An Introduction to Currency Correlation
Global currencies don’t ride the trends in isolation. The apparent technical movement between two currencies in a pair may cause an effect in the behaviour of each separate currency. A third currency will also have some bearing on the rise or fall of a seemingly unrelated pair, in the view of an intermediate or beginning trader. Even seasoned trend cowboys may miss the odd significant event that results in a trade loss.
Technical analysis often comprises the bulk of the independent speculator’s trade decisions, but some attention to fundamental news must be included for a complete overview of what is happening in the market at that particular moment. Neither weather, beetles, drought, hostile takeovers nor indicted CEO’s have much real bearing on currency values, but the timing of the release of economic reports should determine if a trade is viable or not.
A rising tide raises all ships, but the trading ocean is made of waves, with deep troughs and high crests. A rising ship may have a tether to another that is dropping down the other side of the swell. As one currency in a trade pair rises, it may pull another currency up with it, or just the opposite. A drop in the Euro may allow an increase in the value of the GBP, which will certainly have an influence on the USD/GBP spread.
So when considering the merits of a good trade, also take into account the activity of each currency’s most closely related cousin. When trading the Canadian dollar, you must certainly consider the relative movement, or lack thereof, in the US dollar. Canada’s largest trading partner is the US, so fluctuations in the US economy may or may not have an effect on the Loonie, depending on the gravity of the news.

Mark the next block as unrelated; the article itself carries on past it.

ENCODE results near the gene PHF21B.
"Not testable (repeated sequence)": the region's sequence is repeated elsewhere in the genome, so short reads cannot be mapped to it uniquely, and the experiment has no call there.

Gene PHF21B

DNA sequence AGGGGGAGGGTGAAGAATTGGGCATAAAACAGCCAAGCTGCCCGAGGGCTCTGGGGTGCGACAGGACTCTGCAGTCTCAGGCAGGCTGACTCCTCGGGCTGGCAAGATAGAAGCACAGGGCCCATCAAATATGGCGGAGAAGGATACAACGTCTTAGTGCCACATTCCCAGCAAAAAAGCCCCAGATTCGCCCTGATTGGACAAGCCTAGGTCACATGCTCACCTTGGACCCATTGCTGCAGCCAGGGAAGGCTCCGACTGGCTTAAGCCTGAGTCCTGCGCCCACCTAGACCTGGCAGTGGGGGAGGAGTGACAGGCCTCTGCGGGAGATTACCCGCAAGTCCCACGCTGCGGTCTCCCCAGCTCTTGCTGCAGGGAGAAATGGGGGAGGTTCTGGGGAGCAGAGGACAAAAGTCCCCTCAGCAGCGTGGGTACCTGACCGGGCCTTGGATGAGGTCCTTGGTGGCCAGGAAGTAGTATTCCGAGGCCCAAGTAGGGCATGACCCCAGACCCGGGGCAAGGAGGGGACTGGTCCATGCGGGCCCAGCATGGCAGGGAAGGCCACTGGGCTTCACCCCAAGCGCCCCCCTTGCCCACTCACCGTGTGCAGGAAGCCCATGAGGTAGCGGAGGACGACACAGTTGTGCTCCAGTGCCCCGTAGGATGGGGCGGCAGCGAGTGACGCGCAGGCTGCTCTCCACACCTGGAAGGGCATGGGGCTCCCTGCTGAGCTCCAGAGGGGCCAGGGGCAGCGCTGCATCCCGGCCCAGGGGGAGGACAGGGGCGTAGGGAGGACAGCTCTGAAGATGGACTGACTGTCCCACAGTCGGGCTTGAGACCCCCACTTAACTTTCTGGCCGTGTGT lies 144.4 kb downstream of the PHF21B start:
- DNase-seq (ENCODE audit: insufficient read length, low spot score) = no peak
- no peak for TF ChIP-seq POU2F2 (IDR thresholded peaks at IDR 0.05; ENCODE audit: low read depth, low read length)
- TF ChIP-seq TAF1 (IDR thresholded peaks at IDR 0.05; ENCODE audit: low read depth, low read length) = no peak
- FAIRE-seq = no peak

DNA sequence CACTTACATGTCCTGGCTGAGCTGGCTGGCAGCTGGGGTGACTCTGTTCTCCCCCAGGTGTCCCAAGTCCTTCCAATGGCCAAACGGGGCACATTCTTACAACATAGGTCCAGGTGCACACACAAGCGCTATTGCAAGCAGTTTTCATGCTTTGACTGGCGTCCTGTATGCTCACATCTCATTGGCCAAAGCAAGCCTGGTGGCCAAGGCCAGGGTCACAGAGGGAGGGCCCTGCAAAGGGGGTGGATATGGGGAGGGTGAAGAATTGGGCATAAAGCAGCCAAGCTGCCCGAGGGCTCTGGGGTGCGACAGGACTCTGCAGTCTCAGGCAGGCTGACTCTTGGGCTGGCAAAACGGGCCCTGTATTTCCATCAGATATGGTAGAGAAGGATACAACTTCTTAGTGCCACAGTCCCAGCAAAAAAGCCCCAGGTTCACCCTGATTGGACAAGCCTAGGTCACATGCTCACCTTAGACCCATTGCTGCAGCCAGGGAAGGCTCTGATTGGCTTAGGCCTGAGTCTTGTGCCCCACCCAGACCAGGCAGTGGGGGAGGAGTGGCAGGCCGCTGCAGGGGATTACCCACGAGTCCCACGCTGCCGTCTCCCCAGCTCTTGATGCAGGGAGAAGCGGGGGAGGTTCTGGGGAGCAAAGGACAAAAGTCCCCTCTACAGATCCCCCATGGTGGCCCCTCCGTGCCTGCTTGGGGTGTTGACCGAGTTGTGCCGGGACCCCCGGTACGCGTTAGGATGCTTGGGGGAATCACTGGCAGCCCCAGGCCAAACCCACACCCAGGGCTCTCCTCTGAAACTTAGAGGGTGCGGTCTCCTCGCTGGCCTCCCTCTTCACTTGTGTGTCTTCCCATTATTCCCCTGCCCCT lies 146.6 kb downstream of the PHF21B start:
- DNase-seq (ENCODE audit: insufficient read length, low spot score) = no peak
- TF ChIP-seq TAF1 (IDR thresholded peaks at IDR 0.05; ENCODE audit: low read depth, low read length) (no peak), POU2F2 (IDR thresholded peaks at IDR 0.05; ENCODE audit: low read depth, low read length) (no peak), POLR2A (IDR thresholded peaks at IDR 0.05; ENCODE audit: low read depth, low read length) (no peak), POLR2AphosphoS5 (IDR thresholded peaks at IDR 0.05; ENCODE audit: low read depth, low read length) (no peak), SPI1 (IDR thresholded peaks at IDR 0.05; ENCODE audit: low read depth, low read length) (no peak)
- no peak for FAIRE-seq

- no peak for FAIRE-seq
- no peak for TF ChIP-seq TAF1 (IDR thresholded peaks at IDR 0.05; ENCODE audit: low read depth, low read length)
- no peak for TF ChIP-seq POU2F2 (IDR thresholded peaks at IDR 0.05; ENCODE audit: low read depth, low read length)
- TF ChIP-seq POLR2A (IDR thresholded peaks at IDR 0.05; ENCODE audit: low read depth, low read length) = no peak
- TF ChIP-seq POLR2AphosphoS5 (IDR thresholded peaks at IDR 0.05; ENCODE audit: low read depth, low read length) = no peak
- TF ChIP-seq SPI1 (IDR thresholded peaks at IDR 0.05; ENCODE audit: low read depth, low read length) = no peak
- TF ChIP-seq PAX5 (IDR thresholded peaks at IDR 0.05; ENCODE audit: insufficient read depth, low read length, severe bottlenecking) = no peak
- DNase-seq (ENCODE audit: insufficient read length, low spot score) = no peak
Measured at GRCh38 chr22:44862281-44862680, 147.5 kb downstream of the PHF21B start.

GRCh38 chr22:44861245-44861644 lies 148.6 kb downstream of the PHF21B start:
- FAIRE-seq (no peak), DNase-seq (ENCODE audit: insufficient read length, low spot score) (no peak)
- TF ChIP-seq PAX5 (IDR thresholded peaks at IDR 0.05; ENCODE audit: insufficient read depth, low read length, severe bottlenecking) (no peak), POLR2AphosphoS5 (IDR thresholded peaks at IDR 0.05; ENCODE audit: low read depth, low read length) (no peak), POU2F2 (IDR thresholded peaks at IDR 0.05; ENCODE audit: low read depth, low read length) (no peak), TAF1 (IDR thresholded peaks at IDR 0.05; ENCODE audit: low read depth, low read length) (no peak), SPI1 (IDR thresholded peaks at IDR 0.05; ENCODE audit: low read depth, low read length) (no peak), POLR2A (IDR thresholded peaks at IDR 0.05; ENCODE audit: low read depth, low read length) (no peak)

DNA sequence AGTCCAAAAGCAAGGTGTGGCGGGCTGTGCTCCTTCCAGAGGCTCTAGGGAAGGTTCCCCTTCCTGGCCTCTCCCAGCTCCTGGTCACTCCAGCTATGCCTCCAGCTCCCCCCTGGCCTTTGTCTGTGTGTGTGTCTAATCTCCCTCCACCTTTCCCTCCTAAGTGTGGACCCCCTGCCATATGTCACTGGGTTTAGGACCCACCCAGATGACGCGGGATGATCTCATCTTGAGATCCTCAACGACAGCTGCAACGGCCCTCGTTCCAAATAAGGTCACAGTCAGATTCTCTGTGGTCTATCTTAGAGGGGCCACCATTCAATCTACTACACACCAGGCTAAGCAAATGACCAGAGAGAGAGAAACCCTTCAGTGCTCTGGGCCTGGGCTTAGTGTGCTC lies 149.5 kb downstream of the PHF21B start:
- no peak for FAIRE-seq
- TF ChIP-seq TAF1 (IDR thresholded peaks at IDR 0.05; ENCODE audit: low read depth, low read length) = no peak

The UK maintained their own currency, the British Pound, but the economic business of Europe can still influence the directional trend of the Pound Sterling. The French Franc will also be swayed by the enterprise of the communal Euro. As you analyze your charts, take care to make a quick examination of any volatile activity in any similar currency.
The average day trader and individual speculator cannot possibly keep up with all the economic news released each day and still have time to trade and eat lunch, and old news has already shown itself in the charts. One must pay attention to important published economic developments, and generally avoid trading on report days. But the trend will indicate market sentiment, and great profits can be made by keeping the major focus on technical analysis.
International bankers and currency houses have developed complex mathematical models to track currency correlation, but these are beyond the scope of this article. In summary, just check how related currencies are trending, when preparing a trade. Another quick analytical tool for the traders’ arsenal is always a good thing. May your winners run long.
Good Trading, Kelly Archibald.